The Indian government is accusing Facebook of misrepresenting how many users expressed support for Free Basics, the company’s plan to bring free internet to the country.
Indian authorities are sceptical of the plan as it limits the number of websites available to a select few, all of which are chosen by Facebook. The limit, which Facebook controls, has lead people to fear that it will cause problems such as censorship on anti-Facebook content.
A letter, sent to the chief of Facebook India on January 18, argues that Facebook did not pass on specific questions put forward by the Indian government about Free Basics and the users’ reactions to it. Instead, it says that Facebook created a “crudely majoritarian and orchestrated opinion poll” that over-represented support.
In a Facebook post on January 20, Ankhi Das, the company’s director of public policy in India, refutes the claims, arguing that users reported that they wanted Free Basics, but did it via Facebook rather than the official channels.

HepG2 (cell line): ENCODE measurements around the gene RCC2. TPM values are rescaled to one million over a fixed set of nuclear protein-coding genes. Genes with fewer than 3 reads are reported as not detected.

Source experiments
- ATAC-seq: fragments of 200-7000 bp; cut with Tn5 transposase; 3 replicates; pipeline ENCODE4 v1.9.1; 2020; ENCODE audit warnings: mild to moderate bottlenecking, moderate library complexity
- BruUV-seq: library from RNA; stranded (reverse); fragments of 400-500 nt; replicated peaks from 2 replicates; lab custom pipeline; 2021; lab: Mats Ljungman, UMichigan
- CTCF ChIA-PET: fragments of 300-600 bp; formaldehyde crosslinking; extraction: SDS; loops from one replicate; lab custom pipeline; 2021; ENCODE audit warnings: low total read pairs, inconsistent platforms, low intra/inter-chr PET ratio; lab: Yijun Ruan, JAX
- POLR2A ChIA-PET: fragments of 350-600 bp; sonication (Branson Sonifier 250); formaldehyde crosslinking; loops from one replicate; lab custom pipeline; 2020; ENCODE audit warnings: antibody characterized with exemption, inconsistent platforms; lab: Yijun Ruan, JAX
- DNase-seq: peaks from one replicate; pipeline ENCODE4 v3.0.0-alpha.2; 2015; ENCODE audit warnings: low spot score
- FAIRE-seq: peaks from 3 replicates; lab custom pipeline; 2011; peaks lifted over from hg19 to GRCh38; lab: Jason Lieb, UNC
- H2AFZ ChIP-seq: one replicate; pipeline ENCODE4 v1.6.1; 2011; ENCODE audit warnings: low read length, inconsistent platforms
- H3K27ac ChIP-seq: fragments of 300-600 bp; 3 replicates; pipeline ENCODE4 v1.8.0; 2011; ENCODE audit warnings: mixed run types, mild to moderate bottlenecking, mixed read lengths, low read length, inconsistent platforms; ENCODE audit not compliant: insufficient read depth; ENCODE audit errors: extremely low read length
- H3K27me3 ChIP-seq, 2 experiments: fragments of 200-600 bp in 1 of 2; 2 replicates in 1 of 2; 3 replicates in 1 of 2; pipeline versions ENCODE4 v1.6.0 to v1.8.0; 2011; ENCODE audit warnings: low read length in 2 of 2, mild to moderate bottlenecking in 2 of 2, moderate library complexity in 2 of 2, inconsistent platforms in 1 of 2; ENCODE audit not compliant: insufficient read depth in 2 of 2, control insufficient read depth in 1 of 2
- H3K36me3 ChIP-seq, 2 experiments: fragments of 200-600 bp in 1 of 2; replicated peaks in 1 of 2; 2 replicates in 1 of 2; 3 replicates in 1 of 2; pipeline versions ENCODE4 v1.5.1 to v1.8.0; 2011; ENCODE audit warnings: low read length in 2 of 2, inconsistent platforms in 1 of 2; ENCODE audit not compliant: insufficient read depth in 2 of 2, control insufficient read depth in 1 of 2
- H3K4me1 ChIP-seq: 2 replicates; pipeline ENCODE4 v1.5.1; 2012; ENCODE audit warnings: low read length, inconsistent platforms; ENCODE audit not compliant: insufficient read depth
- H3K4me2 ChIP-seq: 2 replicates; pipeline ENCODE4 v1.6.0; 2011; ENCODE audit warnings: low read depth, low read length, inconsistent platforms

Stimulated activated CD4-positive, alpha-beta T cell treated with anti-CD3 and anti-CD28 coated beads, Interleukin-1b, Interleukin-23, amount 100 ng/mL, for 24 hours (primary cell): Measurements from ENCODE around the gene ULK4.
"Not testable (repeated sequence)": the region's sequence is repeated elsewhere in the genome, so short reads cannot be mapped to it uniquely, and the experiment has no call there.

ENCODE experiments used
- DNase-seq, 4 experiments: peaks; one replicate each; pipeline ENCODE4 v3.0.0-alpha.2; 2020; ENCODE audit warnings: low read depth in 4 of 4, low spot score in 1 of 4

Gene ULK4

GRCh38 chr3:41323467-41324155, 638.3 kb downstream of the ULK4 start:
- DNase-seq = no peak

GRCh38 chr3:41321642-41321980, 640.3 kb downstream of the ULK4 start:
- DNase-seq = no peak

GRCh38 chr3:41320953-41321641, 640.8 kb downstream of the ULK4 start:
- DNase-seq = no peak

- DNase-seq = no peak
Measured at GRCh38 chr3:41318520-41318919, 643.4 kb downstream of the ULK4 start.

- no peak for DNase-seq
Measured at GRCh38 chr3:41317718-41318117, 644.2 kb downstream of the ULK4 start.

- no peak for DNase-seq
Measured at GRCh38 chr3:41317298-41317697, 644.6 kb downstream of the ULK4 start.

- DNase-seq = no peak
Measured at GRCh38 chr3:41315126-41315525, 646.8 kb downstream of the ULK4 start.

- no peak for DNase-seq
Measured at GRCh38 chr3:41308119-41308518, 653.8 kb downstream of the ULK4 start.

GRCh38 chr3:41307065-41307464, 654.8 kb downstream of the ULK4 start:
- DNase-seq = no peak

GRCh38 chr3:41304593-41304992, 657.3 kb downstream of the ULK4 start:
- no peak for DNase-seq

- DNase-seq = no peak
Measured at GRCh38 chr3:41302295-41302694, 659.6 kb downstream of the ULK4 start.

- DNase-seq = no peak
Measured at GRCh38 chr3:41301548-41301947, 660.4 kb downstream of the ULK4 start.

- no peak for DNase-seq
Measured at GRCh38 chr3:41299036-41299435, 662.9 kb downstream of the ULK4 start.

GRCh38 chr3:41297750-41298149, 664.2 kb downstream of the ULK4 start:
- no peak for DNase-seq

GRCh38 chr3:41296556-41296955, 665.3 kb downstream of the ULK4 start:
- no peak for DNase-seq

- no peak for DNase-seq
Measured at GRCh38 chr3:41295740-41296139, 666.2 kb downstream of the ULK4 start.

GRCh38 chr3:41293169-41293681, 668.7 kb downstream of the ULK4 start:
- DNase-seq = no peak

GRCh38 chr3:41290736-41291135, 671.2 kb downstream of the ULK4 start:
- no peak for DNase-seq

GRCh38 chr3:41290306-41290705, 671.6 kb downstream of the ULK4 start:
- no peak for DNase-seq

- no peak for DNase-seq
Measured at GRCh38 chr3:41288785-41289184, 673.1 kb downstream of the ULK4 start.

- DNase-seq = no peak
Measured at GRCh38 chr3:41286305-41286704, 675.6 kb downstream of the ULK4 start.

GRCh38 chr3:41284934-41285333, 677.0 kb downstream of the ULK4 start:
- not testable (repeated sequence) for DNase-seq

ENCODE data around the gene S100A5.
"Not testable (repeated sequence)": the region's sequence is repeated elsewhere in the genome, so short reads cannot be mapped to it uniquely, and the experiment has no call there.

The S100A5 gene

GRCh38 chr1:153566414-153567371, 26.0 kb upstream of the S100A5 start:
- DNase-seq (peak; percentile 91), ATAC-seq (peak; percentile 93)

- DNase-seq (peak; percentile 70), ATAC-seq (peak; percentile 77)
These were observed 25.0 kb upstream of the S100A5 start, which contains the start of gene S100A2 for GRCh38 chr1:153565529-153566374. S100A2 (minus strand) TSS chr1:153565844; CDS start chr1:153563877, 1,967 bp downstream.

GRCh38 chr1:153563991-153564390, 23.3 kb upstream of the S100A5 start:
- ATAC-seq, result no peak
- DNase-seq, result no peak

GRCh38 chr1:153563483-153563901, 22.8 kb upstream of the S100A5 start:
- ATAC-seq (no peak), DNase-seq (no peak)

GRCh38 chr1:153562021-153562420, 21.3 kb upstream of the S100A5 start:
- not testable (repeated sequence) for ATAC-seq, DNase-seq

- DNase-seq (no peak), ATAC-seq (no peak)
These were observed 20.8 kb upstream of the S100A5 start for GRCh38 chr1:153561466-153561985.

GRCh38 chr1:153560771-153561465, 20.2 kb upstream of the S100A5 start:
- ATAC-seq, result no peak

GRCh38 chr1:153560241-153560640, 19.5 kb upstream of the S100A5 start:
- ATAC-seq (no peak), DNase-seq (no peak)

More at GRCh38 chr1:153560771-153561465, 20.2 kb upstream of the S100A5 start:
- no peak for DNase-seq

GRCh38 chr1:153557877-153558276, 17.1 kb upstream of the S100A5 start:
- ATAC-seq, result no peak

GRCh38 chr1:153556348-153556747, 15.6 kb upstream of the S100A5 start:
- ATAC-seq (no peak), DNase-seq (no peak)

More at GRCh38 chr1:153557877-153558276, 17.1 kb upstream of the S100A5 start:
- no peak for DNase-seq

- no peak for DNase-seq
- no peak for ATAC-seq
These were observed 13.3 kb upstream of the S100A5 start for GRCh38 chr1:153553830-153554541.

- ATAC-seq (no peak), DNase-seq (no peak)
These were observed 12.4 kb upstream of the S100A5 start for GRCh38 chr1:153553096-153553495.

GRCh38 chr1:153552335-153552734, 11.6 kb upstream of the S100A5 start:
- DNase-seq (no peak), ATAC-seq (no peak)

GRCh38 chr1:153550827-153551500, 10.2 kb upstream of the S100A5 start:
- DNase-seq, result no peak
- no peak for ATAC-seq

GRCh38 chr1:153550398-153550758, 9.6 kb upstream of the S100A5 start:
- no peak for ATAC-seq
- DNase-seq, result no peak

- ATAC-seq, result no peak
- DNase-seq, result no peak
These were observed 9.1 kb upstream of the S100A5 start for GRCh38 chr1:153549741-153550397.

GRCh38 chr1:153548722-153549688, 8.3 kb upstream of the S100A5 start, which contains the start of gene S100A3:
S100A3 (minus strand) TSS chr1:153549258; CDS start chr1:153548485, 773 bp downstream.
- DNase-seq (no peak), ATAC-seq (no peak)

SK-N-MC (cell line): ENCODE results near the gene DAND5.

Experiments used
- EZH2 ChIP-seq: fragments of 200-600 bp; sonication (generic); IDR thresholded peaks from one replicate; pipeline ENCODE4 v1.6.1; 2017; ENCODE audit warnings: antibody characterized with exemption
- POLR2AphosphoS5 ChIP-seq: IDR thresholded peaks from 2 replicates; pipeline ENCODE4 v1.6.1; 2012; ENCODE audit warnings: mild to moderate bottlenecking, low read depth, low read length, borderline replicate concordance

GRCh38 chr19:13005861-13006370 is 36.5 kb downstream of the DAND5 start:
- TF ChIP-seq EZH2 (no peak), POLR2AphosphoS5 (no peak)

Facebook admits it did not “include all of the specific language drafted by [the Indian government]” but says it did “include a pre-filled draft email” for respondents, which contained the questions.
The Indian government argues that Facebook’s approach — summarising the questions, bypassing the official process for responses — could have “dangerous ramifications for policy-making in India.”
“Equally of concern is your self-appointed spokesmanship on behalf of those who have sent responses to [the Indian government] using your platform,” the letter reads. “It has been noticed that you have not been authorised by your users to speak on behalf of them collectively.”
The letter does go on to offer Facebook some reprieve, stating that the government would still take into account “any relevant response, including the comments and counter-comments submitted by Facebook.”
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